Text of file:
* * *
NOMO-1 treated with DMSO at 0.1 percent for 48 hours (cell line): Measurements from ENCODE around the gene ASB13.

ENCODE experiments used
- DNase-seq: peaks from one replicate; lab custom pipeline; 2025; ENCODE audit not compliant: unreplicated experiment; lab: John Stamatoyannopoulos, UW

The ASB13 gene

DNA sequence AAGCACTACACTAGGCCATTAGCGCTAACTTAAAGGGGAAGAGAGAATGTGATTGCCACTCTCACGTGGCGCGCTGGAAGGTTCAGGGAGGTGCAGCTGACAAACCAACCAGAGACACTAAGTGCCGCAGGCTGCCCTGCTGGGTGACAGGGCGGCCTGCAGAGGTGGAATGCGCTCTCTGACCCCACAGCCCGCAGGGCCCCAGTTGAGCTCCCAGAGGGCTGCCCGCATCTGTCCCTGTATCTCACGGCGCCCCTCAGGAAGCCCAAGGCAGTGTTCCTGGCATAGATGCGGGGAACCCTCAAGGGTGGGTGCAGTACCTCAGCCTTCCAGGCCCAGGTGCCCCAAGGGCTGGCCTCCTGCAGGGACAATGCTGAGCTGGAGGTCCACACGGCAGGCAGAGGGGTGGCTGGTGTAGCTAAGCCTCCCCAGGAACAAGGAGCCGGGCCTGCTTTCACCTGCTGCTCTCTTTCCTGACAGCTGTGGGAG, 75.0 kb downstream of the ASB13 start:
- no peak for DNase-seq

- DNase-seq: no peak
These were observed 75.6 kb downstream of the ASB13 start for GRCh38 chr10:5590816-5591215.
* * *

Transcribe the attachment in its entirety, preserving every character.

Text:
NOMO-1 treated with DMSO at 0.1 percent for 48 hours (cell line): Measurements from ENCODE around the gene ASB13.

ENCODE experiments used
- DNase-seq: peaks from one replicate; lab custom pipeline; 2025; ENCODE audit not compliant: unreplicated experiment; lab: John Stamatoyannopoulos, UW

The ASB13 gene

DNA sequence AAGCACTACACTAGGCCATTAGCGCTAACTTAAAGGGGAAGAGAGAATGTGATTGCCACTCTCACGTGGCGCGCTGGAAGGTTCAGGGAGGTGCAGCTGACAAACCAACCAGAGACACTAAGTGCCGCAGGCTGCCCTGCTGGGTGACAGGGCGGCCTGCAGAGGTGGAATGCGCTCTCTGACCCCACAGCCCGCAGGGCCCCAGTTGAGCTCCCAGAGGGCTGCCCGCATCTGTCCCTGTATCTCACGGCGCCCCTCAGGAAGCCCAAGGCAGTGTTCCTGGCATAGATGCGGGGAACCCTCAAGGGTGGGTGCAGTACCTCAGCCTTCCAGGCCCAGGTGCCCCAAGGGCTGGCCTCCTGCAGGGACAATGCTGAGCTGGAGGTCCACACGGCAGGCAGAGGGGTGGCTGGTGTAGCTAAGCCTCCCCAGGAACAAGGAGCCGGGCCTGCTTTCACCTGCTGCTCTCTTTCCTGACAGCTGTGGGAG, 75.0 kb downstream of the ASB13 start:
- no peak for DNase-seq

- DNase-seq: no peak
These were observed 75.6 kb downstream of the ASB13 start for GRCh38 chr10:5590816-5591215.